Keeping teen drivers safe: Part II
By Joan Hunt - ReminderNews Managing Editor
Connecticut - posted Thu., Nov. 14, 2013
Parents are often the last line of defense available to a teen driver before he or she gets behind the wheel of a car. According to Connecticut author Tom Hollister, this is a critical time period and not to be taken lightly. In his book “Not So Fast: Parenting Your Teen Through the Dangers of Driving,” he uses the analogy of a pilot getting cleared for take-off as an example for parents sending their teens out on the road.
“Teens should be required to file a flight plan and get permission from the tower – you – before taking off,” Hollister writes. Included in the elements of the “flight plan” should be information like exactly where the teen is going, the route to be taken, a contingency plan if the intended route is blocked or unavailable and a departure time, route and timetable for the return trip. Also important is a passenger list, a check-off that all the vehicle’s equipment is in good working order, and the assurance that the teen is well rested and in an alert mental state.
This may sound like overkill in preparation for a short drive to the store, but Hollister warns that this kind of preparation can literally save a teen’s life. He said he wishes he had been made aware of these things before his son, Reid, began driving. Although he did all the things that were required – and a little more – Reid died in a car crash in 2006, 11 months after getting his driver’s license.
Hollister participated in a state task force that resulted in stricter teen driving laws in Connecticut, and in the process he learned a lot of valuable information that he has spent the last several years imparting to parents of other teens.
Part I of this story (read it at ReminderNews.com) noted that speed has been the major factor in teen driving deaths this year in Connecticut. But many other factors contribute to teen accidents, and all of them can be helped.
When speaking to groups about safe teen driving, Master Sergeant Donna Tadiello, a spokesperson with the Connecticut Police, echoes one of the major messages of Hollister’s book – that teen drivers’ lack of experience puts them at a distinct disadvantage on the road.
“Teen drivers simply lack the experience of adjusting to things like climate changes. It is difficult enough for a seasoned driver to adjust to the onset of sudden changes like a downpour, icing or foglike conditions,” said Tadiello. “In an inexperienced driver it increases the risk of them getting into an accident.”
Tadiello suggests that parents – or whoever might be teaching the teenager to drive – take the teen out to expose them to situations like inclement weather, but that they should do that in a controlled environment rather than on narrow roads. An empty parking lot, for example, is a good place for a teen to experience the difference in stopping, starting and turning when roads are slick or when snow or fog hampers visibility.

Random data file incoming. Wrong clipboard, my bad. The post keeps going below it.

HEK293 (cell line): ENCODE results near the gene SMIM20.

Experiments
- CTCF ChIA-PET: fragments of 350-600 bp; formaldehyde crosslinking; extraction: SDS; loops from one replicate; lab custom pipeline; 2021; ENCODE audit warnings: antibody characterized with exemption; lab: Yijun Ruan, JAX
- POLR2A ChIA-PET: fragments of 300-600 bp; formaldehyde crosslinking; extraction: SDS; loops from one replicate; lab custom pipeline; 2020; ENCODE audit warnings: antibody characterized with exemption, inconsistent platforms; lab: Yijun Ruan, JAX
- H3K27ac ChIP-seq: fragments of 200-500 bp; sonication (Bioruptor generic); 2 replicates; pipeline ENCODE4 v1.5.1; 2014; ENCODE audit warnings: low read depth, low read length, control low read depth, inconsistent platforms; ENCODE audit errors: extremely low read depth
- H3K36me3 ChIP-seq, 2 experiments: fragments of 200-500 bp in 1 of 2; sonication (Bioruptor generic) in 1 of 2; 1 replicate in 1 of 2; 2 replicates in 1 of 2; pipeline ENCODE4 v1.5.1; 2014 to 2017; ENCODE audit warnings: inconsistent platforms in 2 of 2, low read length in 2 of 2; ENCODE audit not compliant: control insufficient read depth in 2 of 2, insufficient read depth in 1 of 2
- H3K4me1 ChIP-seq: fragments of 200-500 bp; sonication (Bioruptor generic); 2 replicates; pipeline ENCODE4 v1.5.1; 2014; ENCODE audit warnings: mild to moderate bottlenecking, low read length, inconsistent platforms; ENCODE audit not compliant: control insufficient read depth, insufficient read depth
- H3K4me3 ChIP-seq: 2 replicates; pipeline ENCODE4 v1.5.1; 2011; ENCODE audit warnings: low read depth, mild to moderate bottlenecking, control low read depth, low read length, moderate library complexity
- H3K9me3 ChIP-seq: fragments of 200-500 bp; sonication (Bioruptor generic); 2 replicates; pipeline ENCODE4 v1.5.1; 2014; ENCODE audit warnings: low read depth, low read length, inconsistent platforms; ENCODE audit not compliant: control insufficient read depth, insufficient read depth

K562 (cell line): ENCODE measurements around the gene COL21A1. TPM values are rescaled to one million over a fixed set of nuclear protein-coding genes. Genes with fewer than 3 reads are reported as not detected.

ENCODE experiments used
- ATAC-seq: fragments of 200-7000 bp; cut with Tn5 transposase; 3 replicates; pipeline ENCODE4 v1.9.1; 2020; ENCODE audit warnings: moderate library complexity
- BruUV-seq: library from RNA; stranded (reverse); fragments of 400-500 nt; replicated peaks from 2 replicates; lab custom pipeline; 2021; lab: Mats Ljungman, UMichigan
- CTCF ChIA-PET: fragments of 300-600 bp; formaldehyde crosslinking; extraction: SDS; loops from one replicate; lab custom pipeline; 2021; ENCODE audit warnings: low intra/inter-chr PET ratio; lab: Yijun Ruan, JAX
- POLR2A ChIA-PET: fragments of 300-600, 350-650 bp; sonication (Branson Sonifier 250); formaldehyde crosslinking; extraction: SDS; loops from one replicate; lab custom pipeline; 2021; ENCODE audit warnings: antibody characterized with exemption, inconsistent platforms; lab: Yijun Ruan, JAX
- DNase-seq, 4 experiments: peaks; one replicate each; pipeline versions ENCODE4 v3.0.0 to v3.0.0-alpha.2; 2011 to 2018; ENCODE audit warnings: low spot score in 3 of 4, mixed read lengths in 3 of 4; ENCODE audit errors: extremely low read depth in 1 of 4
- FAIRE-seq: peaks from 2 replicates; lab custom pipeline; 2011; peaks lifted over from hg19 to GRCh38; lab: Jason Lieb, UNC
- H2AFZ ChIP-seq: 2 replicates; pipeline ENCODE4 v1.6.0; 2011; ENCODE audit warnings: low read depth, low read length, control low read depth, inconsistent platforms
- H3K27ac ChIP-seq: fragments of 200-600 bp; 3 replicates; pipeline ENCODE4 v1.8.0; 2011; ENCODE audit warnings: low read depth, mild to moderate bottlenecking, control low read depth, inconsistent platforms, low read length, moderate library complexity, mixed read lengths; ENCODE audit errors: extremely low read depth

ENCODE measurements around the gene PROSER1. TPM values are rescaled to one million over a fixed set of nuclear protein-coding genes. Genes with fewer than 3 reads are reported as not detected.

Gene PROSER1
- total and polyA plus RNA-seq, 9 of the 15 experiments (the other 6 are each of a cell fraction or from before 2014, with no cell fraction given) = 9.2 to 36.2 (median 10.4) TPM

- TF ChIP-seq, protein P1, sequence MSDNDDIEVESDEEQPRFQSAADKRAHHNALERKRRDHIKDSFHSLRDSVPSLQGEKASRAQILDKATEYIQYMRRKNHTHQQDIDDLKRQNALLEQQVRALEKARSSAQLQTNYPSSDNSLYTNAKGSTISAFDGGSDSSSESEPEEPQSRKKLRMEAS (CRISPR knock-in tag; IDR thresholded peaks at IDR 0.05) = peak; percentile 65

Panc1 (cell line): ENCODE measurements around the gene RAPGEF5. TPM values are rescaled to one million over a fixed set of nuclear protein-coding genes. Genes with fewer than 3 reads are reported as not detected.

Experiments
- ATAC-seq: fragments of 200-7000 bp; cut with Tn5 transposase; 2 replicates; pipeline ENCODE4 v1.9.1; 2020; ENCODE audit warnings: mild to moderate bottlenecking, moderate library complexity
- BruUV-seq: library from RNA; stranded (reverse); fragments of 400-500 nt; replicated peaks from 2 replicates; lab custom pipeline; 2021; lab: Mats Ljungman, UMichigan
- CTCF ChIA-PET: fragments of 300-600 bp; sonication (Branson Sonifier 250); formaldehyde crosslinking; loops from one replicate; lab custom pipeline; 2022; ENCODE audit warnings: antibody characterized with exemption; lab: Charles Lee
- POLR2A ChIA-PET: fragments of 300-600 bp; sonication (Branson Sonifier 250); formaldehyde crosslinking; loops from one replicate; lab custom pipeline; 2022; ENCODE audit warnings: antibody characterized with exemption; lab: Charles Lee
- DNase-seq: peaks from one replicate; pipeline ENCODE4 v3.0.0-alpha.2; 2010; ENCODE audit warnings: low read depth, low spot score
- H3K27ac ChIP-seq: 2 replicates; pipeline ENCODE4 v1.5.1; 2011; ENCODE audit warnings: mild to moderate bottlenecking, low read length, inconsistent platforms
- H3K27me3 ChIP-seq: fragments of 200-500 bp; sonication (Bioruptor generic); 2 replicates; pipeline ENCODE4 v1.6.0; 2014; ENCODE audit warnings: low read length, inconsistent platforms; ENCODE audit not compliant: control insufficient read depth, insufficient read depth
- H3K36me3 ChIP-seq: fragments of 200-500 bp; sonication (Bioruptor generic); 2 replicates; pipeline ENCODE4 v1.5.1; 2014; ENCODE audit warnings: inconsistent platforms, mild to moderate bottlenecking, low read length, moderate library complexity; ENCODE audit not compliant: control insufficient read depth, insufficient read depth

In his book, Hollister says, “it is well-documented that driving deteriorates when teens begin to drive unsupervised.” He believes this is a change in attitude. Add other teen passengers to the mix, and you have a recipe for disaster. Why? Now you must factor in peer pressure to all the other dangers an inexperienced driver faces on the road. Clearly, there is going to be conversation, maybe the passengers in the back seat are talking on their cell phones and the driver also becomes involved in that conversation. Possibly somebody suggests that the driver should go a little faster over the hill. This kind of behavior doesn’t happen when mom or dad is in the car, but it is very hard to resist when they aren’t.
There are now restrictions in Connecticut for times and types of passengers that are allowed to be in a car driven by a teen, and they are there for these reasons. “Having additional passengers in the car not only adds to the risk of a crash, but the chance of injury increases with each additional passenger present,” said Tadiello. “The fact is that many teens will give into peer pressure and that when they drive alone they are less likely to drive in an unsafe manner.”
Tadiello said that when parents take an active role in their teens’ driving safety it reinforces to the child how important the subject is and that their parents’ concern for them is very reassuring. She said parents should try to be aware of any road closures or construction that may be happening on routes their teens are traveling.
When Hollister shares his experiences with groups, he suggests they use the Teen-Parent Driver Agreement that has been prepared by the DMV Commissioner’s Advisory Committee on Teen Safe Driving. It includes talking points about safe driving and a place for both teen drivers and their supervising adults to sign off on promises to cooperate in this important endeavor. The teen promises not to drive before or after curfew, to NEVER drive under the influence of alcohol or drugs, or without sufficient rest, to always wear a seatbelt and other things that Hollister suggests in his air traffic controller scenario. The adults agree to be a good role model, to teach safe driving habits and to give their teens a ride any time they find themselves in a dangerous driving or other situation.
The plain fact is that motor vehicle crashes are the #1 killer of teens. By taking charge of this very important part of the equation, parents can help put the odds in their child’s favor.